Asylum-Seeking Families at Risk Under Trump’s Aggressive Immigration Policies

In just over a month, the new administration has executed a multi-pronged assault upon refugees and asylum-seekers who need humanitarian protections that the United States can and must provide.

Legally, people who are on U.S. soil, and meet the definition of a “refugee” should be granted asylum protections. This means that they face or fear persecution if they were returned to their country of origin based on their race, nationality, religion, political opinion, or membership in a particular social group.

98% of CAM applicants report exposure to danger in communityThe U.S. has seen a dramatic rise in asylum claims in the past decade, largely fueled by escalating violence and widespread international gang activity that has created a deadly crisis in El Salvador, Honduras, and Guatemala, often referred to as the “Northern Triangle” of Central America. Families seeking asylum have fled the region at incredibly high rates. From 2008-2014, asylum applications increased over 1,000% in the countries that neighbor the Northern Triangle and rose 370% in the United States.

In FY2016, Customs and Border Protection (CBP) apprehended nearly 60,000 unaccompanied minors and 77,857 families nationwide, most at the southwestern border. Many of these families were Central Americans seeking asylum in the United States. The U.S. Citizenship and Immigration Service reports conducting nearly 100,000 credible fear screenings of asylum seekers in FY2016, with extremely high granting rates: nearly 80% of people that pundits and critics call “illegal immigrants” have a credible fear of persecution in their home country.

Refugees from the Northern Triangle

In 2014, the Obama administration created a limited refugee resettlement program allowing some children in the Northern Triangle to apply for refugee protections and be reunited with a parent who is a legal resident in the United States. The program was touted as saving children the dangerous journey through Central America and Mexico, and allowed them to seek asylum at the U.S. border. Since November 2014, there have been nearly 11,000 applications for the program and approximately 1,800 children have been reunited with their parents here in the United States with either refugee status or humanitarian parole. UUSC researchers spent the last year conducting research about how to make the Central American Minors In-Country Refugee Processing Program (CAM) even more effective and have direct testimony from CAM participants about the need for this life saving pathway to safety.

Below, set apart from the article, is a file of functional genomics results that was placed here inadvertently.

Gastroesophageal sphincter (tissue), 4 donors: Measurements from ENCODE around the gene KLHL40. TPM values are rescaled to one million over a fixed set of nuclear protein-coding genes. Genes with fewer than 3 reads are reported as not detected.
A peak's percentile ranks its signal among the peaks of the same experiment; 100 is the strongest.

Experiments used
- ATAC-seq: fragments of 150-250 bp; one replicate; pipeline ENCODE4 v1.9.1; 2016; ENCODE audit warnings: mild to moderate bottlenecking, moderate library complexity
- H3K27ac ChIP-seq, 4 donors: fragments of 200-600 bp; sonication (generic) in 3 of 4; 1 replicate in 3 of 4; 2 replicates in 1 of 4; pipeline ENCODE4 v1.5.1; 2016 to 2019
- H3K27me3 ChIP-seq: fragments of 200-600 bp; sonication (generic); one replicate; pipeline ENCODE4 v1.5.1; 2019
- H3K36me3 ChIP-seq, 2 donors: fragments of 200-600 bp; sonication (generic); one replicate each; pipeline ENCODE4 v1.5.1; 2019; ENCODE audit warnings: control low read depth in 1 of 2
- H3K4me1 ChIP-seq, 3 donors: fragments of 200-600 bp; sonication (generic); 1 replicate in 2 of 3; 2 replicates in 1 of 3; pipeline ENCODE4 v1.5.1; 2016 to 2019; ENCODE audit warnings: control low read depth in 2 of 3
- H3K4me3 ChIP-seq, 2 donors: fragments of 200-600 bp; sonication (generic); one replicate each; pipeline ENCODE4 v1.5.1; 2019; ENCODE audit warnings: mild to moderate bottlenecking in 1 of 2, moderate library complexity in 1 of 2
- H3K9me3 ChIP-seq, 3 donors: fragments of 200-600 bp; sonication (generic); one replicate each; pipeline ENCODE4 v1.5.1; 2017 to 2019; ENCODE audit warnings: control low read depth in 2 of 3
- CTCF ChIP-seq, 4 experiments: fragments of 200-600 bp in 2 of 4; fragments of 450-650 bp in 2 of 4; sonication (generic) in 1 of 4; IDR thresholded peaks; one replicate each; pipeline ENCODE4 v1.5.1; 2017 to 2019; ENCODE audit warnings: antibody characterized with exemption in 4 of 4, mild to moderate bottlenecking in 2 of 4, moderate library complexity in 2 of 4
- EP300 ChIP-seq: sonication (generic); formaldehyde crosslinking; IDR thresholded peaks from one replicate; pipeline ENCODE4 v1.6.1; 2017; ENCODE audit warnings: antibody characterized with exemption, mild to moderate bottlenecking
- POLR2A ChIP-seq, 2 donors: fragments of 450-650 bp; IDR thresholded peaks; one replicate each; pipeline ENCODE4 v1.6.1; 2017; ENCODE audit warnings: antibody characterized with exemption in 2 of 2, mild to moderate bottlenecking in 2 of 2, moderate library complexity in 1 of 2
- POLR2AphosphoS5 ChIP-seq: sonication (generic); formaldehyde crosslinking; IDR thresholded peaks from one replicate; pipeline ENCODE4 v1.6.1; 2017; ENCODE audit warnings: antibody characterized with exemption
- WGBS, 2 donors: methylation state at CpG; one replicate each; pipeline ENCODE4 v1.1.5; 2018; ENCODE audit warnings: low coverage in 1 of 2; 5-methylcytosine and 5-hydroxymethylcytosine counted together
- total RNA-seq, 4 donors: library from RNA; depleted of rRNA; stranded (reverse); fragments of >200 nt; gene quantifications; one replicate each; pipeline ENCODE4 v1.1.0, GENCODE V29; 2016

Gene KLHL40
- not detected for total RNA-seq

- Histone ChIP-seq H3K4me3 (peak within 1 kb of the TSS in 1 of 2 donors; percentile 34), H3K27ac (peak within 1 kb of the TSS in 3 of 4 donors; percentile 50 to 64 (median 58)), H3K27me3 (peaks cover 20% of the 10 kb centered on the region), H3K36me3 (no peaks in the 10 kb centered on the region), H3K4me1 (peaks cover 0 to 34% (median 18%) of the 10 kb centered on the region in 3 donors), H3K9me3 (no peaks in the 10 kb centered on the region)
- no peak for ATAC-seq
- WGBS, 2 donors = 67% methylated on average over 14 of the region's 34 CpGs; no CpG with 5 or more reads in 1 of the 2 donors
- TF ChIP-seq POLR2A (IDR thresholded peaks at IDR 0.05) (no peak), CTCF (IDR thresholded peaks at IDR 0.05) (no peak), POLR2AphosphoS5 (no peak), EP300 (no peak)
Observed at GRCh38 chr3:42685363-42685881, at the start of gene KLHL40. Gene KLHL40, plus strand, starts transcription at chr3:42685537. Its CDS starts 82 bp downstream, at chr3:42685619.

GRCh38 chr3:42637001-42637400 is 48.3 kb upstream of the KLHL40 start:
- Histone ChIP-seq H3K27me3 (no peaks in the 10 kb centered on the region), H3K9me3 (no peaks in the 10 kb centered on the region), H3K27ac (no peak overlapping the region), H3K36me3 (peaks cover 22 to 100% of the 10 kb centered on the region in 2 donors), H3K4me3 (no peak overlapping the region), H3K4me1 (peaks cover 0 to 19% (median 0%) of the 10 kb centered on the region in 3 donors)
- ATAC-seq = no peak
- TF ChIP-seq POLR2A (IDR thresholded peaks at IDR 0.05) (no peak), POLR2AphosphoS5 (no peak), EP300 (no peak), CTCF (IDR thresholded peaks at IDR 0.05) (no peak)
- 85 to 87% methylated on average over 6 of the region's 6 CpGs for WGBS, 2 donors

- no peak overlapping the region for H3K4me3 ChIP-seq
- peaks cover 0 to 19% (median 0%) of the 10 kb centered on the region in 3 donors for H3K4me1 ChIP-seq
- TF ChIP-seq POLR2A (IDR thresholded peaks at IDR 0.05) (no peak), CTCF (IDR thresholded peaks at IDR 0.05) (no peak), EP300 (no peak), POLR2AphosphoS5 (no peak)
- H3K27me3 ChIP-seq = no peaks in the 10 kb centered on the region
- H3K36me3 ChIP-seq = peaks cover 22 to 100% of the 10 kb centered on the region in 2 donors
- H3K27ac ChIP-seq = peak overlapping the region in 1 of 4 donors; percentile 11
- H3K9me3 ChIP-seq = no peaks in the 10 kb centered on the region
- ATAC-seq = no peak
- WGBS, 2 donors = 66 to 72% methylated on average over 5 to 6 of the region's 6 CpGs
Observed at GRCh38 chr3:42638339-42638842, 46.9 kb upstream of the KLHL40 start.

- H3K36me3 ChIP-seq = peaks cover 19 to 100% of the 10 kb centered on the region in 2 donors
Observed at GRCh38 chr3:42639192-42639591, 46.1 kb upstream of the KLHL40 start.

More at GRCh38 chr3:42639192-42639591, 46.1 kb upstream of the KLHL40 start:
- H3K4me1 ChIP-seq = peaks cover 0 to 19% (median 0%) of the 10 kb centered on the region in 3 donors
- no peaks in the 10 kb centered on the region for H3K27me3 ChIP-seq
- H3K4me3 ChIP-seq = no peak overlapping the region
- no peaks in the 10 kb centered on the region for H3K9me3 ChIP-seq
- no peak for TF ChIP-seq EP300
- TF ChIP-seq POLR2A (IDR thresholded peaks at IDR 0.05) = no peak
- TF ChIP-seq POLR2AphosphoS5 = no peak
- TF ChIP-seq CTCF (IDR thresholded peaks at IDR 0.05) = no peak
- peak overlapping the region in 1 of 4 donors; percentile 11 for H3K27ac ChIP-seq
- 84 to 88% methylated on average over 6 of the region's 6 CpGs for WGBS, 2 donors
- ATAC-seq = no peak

The children who use CAM are in imminent danger at the hands of gangs and corrupt police where they live. When asked why they applied for refugee status, CAM applicants have shared reasons like:

  • “I received threats from a gang member. Before that, two friends of mine who played on the same soccer team in which I played appeared dead . . . he told me that if I did not want something to happen to me or be killed, I should leave the neighborhood.”
  • “My fear sometimes is that my baby will get sick at night . . . no one leaves and if they leave they have to be accountable for where they go to the gangs. . . [my baby] suffers from epilepsy and I have to go for treatments in San Salvador, when we go we try to do everything fast, to return early . . . it is very difficult to live constantly with fear.”
  • “I am afraid to leave the house now because gang members meet outside my house . . . My family and I are in danger . . . if we do not give the [rent] they are going to kill one of us . . . you cannot live in peace.”

However, President Trump’s January 27, 2017 executive order suspending all refugee resettlement for 120 days likewise suspended CAM. While a handful of CAM refugees who had already been granted refugee status have been able to fly to the United States in the weeks since the 9th Circuit Court stayed the presidents’ executive order, the administration has effectively halted refugee processing. This avenue to refuge is now closed for thousands of Central American children who may have to begin their application almost from scratch when and if CAM is reinstated.

Part of the border wall in Nogales, Mexico.
Part of the border wall in Nogales, Mexico.

With the refugee program halted, children will need to travel through Mexico to seek asylum at the U.S. border. There, too, the administration appears poised to cause immense harm to asylum-seeking families and children. DHS Secretary Kelly’s recent memos indicate that the department will:

  • Extend the border wall to make entry into the United States more difficult.
  • Deport asylum-seekers to Mexico or place them in U.S. detention centers while they await a decision on their case, placing families in inhumane prison-like conditions that we know causes lasting harm.